Tuesday, November 24, 2009

Voracious, invasive Asian carp may be closer to the Great Lakes than thought

Last year we reported that the U.S. Army Corps of Engineers was fighting to keep the Asian carp from the Great Lakes. The latest data show the fish may be closer to Lake Michigan than previously thought. To halt the carps' migration toward the lake, the Corps built an underwater electric fence across the Chicago Sanitary and Ship Canal two miles from the lake. David Lodge, director of the Center for Aquatic Conservation at the University of Notre Dame, recently performed "environmental DNA" tests that show the carp may be north of the barrier.

"You can think of this e-DNA as the equivalent for environmental protection of, say, using DNA in crime fighting to detect whether someone was at the crime scene," Lodge told Robert Seigel of National Public Radio's All Things Considered. "So, we don't actually have a body, but we have DNA." The fish were originally brought to the U.S. to control nuisance algae, but they escaped and migrated to the Mississippi River basin. The Chicago canal connects the system to the lake.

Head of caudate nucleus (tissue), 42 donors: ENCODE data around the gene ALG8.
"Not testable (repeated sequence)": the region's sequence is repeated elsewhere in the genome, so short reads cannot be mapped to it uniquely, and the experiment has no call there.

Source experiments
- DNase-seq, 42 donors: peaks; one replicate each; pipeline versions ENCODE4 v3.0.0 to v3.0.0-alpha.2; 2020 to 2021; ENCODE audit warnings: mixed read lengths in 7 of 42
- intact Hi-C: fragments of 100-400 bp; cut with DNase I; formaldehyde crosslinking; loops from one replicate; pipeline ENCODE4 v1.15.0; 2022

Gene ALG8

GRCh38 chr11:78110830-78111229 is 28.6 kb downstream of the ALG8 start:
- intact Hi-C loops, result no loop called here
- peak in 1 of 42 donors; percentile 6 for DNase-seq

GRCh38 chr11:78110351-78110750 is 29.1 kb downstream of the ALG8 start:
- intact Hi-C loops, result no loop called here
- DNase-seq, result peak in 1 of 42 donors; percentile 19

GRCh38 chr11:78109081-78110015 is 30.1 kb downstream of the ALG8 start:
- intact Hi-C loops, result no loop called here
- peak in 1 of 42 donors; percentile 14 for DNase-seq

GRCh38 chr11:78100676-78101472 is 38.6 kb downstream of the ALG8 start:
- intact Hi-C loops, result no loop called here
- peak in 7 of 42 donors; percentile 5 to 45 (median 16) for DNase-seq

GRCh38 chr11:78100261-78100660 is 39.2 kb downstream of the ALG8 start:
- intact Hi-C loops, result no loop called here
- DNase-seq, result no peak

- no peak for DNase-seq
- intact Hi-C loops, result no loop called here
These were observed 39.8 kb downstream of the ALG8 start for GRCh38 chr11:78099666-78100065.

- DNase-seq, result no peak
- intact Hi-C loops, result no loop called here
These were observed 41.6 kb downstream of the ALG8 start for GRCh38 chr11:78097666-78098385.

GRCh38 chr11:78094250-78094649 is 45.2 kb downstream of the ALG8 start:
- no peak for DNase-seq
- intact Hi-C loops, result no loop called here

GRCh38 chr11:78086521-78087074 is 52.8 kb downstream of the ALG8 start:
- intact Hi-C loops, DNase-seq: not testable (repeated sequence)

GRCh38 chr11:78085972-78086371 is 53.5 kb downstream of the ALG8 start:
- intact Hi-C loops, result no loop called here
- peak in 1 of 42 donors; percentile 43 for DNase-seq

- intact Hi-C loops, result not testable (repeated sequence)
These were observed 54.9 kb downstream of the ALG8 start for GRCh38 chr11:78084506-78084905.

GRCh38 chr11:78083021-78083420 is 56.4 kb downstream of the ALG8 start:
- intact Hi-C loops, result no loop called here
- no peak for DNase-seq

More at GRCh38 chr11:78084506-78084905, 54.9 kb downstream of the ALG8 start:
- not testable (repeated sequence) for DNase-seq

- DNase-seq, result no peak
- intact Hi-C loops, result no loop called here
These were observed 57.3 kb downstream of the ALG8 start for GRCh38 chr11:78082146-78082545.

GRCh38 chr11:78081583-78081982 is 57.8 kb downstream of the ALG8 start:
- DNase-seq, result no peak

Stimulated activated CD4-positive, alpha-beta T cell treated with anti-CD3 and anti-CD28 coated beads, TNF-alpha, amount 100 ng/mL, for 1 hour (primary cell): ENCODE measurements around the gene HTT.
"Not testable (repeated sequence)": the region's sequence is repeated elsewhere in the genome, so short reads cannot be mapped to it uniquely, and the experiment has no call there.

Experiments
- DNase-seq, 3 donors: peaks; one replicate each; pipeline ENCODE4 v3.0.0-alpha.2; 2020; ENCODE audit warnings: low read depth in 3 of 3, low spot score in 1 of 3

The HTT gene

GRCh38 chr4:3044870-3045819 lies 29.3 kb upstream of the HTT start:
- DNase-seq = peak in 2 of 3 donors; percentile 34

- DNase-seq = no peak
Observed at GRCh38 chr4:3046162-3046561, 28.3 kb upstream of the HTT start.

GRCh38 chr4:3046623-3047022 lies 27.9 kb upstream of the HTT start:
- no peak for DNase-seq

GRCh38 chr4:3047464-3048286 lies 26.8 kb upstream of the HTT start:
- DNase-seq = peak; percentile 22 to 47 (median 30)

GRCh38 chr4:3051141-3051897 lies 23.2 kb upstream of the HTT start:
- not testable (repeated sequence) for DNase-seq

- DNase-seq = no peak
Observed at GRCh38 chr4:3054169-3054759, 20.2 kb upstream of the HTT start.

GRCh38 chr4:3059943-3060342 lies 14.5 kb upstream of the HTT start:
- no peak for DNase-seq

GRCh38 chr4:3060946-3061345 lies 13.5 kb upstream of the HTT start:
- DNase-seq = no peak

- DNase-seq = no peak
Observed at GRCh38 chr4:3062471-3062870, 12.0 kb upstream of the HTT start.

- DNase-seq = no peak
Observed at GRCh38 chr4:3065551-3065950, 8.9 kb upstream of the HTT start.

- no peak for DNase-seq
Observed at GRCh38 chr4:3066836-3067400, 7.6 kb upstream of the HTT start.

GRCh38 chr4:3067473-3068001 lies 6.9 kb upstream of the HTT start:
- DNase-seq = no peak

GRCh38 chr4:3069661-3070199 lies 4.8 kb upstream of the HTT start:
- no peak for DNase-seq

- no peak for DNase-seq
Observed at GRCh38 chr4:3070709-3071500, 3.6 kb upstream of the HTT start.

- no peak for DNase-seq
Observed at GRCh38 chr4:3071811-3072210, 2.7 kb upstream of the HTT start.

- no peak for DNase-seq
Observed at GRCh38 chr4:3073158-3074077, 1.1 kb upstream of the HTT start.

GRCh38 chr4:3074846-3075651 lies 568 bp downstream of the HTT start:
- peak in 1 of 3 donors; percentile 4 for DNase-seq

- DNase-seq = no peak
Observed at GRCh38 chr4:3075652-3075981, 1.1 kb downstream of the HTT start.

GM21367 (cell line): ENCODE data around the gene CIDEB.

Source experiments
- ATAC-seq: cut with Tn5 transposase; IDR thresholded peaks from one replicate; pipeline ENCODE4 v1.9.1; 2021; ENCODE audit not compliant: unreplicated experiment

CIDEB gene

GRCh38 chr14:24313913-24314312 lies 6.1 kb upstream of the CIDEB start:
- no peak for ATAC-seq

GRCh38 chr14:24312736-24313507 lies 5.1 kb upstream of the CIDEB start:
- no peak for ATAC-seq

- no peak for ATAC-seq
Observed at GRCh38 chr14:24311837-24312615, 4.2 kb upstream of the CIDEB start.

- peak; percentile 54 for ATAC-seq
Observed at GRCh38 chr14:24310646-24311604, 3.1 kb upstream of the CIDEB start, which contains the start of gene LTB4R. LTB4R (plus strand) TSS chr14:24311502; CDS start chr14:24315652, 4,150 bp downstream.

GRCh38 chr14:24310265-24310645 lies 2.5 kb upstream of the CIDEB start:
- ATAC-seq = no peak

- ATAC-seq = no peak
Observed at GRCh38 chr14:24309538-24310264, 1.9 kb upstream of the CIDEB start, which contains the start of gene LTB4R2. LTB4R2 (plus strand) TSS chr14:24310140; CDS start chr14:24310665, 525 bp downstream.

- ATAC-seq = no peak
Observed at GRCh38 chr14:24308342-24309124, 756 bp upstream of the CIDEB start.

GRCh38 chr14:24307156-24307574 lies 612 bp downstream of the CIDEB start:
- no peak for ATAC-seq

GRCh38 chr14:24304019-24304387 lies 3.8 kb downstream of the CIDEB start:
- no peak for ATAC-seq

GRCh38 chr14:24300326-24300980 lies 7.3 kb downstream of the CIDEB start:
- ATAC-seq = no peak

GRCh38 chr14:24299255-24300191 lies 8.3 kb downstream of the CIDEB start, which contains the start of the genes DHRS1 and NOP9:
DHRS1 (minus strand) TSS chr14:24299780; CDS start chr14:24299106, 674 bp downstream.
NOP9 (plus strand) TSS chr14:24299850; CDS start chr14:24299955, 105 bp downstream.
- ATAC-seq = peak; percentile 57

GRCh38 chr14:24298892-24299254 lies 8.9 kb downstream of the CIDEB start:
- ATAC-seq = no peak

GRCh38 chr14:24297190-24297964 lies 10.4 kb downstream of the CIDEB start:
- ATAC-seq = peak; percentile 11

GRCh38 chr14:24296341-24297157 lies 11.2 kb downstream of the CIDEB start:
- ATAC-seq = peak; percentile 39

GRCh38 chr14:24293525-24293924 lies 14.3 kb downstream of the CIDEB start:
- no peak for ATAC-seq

The carp are highly invasive, with huge appetites, and Lodge and other scientists fear they could overwhelm native Great Lakes species, NPR reports. Lodge told Seigel he doesn't know for sure what effect the carp would have on the Great Lakes, but "there's lots of reasons to think they would be highly damaging." Even though his data show carp may be closer to the lake than previously thought, Lodge says its important to go ahead with previous plans to poison a 5- to 6- mile area near the canal to reduce carp populations. (Read more)

UPDATE, Dec. 8: Mark Guarino of the Christian Science Monitor reported Dec. 4 on the Dec. 2 poisoning of the canal, the possibility of Michigan suing Illinois, and more drastic action, such as closing a lock on the canal or closing the canal permanently.

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